Great Lakes coastal wetlands can be separated into three specific systems based on their dominant hydrologic source and current hydrologic connectivity to the lake. These systems are different than those defined by the National Wetlands Inventory (NWI). NWI defines three systems, Lacustrine, Riverine, and Palustrine.
The Great Lakes Water Quality Agreement (GLWQA) is a bi-national treaty designed to restore and maintain the chemical, physical, and biological integrity of the Waters of the Great Lakes. Lakewide Management Plans (LAMPs) result from Annex 2 of the 2012 GLWQA to contribute to the achievement of the and Specific Objective of this Agreement by assessing the status of each Great Lake, and by addressing environmental stressors that adversely affect the Waters of the Great Lakes which are best addressed on a lakewide scale through an ecosystem approach.
Western Lake Erie is the shallowest, warmest and most biodiverse region in the Great Lakes. Though highly valued for its diversity, world-renowned fishing and migratory bird- watching opportunities, long-term conservation efforts are challenged by coastal development, impaired hydrologic connectivity, phosphorus inputs, and invasive species. This vision document outlines locations in the Western Lake Erie basin where focused conservation investments can optimize benefits to people and nature.
Working with partners, the U.S. Fish & Wildlife Service uses a range of conservation tools to "recover" endangered and threatened species to ensure that they are secure members of their ecosystems. These tools include restoring and acquiring habitat, removing introduced animal predators or invasive plant species, conducting surveys, monitoring individual populations, and breeding species in captivity and releasing them into their historic range.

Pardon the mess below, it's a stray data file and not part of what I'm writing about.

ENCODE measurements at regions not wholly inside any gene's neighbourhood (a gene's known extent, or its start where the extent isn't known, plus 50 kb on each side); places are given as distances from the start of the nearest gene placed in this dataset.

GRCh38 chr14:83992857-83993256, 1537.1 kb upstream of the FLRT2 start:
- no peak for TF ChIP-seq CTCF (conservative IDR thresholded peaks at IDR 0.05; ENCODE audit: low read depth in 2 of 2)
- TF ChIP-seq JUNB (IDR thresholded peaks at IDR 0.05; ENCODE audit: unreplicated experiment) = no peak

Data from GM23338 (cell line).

eCoastal Tools is a user-friendly toolbox that provides an interface for retrieving and analyzing data for coastal engineering projects. The eCoastal ArcMap toolbars include the following product features: Survey Tools, Profile Loader, and Sediment Budget Analysis System.
The ENOW Explorer tool streamlines the task of obtaining and comparing economic data, both county and national, for the six sectors dependent on the ocean and Great Lakes: living resources, marine construction, marine transportation, offshore mineral resources, ship and boat building, and tourism and recreation. Users can discover which sectors are the largest in various parts of the county, which sectors are growing and declining, and which account for the most jobs, wages, and gross domestic product.
Recreational trails can also have a significant impact on the local economy. Trails can help attract and support tourism and new business opportunities. In addition, local residents often spend money on trail-related activities and related businesses. The Blue Water Trail Towns Master Plan outlines a plan for blue and green trails and serves as a guide for development of trail towns along Michigan's thumb coast.
The DNR uses Management Plans to define a long-range planning and management strategy for State Park and Recreation Areas that reflects the DNR and Park and Recreation Division's mission statements. Management planning expands the concept of a master plan by putting greater emphasis on natural and cultural resources, educational opportunities, and operating decisions at each location.
The Grand Traverse Bay Watershed Protection Plan provides a description of the watershed (including such topics as bodies of water, population, land use, municipalities, and recreational activities), summarizes each of the nine subwatersheds to Grand Traverse Bay, and outlines current water quality conditions in the bay. Within the two-year development phase of the protection plan, water quality threats were identified and efforts to address these issues were researched, developed, and prioritized.